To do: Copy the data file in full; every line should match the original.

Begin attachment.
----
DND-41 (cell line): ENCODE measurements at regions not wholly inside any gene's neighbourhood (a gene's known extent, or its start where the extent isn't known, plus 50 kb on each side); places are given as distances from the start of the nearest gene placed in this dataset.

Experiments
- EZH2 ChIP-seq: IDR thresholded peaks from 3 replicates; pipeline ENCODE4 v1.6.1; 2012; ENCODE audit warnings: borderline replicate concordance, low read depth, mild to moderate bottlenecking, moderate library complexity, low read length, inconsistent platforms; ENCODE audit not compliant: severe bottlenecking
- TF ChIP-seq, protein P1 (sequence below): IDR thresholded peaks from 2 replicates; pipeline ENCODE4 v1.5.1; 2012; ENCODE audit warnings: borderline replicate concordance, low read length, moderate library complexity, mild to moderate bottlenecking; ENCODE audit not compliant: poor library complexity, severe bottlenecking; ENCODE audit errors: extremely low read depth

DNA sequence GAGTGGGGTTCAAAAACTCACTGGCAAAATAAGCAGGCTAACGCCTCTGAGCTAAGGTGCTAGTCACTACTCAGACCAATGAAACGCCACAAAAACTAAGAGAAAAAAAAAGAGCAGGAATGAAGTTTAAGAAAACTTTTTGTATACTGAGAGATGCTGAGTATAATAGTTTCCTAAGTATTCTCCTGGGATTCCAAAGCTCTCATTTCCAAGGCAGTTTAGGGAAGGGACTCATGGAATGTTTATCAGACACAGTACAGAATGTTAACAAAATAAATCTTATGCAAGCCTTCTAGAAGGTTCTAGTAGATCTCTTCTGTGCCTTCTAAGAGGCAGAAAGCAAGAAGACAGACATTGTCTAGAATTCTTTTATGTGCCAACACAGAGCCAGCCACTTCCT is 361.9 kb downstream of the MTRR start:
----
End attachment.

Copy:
DND-41 (cell line): ENCODE measurements at regions not wholly inside any gene's neighbourhood (a gene's known extent, or its start where the extent isn't known, plus 50 kb on each side); places are given as distances from the start of the nearest gene placed in this dataset.

Experiments
- EZH2 ChIP-seq: IDR thresholded peaks from 3 replicates; pipeline ENCODE4 v1.6.1; 2012; ENCODE audit warnings: borderline replicate concordance, low read depth, mild to moderate bottlenecking, moderate library complexity, low read length, inconsistent platforms; ENCODE audit not compliant: severe bottlenecking
- TF ChIP-seq, protein P1 (sequence below): IDR thresholded peaks from 2 replicates; pipeline ENCODE4 v1.5.1; 2012; ENCODE audit warnings: borderline replicate concordance, low read length, moderate library complexity, mild to moderate bottlenecking; ENCODE audit not compliant: poor library complexity, severe bottlenecking; ENCODE audit errors: extremely low read depth

DNA sequence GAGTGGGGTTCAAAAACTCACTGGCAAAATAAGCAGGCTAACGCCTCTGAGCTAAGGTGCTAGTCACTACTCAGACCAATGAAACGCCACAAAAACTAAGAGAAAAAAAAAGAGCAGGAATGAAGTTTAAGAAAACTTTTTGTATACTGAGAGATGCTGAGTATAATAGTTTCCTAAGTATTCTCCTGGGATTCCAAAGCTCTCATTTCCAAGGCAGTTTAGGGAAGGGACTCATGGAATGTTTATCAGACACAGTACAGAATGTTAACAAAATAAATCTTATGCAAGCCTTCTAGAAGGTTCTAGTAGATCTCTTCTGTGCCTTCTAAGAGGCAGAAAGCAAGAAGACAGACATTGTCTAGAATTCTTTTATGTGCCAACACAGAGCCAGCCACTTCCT is 361.9 kb downstream of the MTRR start: